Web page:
Possession of even a small piece of history can bring us power, whether it’s personal history or cultural history. Such possession can give us context for current situations, and a deeper understanding of motives and patterns of behavior.
I’ve been outraged to see so many people shocked at the government’s cruel treatment of children at America’s southern border. As if children have never been abused here. Please.
Children have always been the least powerful among us and they have always – in every country’s history – been subject to shameful cruelty and exploitation.
Writing poems and essays is one way I try to understand others and myself and to communicate my concerns. My poem, “Moloch upon Awakening,” recently published in the lovely Parentheses Journal, is an attempt to communicate the horror of both child sacrifice, and the very human complicity that makes it possible.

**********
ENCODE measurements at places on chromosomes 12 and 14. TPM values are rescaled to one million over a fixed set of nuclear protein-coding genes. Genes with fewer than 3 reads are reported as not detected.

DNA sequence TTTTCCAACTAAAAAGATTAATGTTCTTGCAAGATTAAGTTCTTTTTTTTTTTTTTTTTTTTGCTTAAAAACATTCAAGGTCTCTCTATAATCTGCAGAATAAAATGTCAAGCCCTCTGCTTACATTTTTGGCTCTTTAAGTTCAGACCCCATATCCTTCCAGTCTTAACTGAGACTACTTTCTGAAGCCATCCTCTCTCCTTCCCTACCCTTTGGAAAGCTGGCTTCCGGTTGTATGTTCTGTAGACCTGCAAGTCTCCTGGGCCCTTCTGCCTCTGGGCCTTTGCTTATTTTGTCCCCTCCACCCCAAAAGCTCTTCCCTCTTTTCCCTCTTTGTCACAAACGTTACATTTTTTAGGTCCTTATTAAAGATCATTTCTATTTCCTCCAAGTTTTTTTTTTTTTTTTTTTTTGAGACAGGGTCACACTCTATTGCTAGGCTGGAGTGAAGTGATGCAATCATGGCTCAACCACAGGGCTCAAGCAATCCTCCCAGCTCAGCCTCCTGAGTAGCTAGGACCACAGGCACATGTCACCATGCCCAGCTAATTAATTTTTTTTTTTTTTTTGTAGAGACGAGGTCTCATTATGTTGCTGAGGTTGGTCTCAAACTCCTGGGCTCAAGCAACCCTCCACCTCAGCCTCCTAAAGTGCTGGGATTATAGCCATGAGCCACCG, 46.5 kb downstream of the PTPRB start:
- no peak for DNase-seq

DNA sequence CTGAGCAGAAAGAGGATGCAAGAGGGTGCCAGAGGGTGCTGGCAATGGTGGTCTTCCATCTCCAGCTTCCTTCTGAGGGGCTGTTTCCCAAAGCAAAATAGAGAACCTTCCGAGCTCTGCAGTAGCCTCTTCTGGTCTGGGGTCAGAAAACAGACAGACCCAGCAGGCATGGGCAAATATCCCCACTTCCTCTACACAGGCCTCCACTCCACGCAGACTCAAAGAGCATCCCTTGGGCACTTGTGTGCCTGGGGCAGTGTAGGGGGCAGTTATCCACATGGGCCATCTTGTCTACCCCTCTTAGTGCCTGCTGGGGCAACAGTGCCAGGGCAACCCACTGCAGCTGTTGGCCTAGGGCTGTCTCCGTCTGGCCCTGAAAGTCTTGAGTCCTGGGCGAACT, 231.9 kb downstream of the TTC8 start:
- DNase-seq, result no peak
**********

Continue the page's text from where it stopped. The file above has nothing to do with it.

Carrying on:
I dreamed of being serene, no longer subject to fits of anger and outrage.
I longed for the wisdom of age that would stop me from making the same stupid mistakes, over and over again.
Only the first wish came true.
Anger, agitation, and outrage fuel my political writing. I tone the rage down so it’s safe for public consumption, instead of being a chaotic string of expletives and, more importantly, I back up my rants with research and facts.
One of the many things that has pissed me off is how pundits and others minimize or dismiss allegations of sexual assault with “We can’t know the truth because it’s a he said/she said situation.”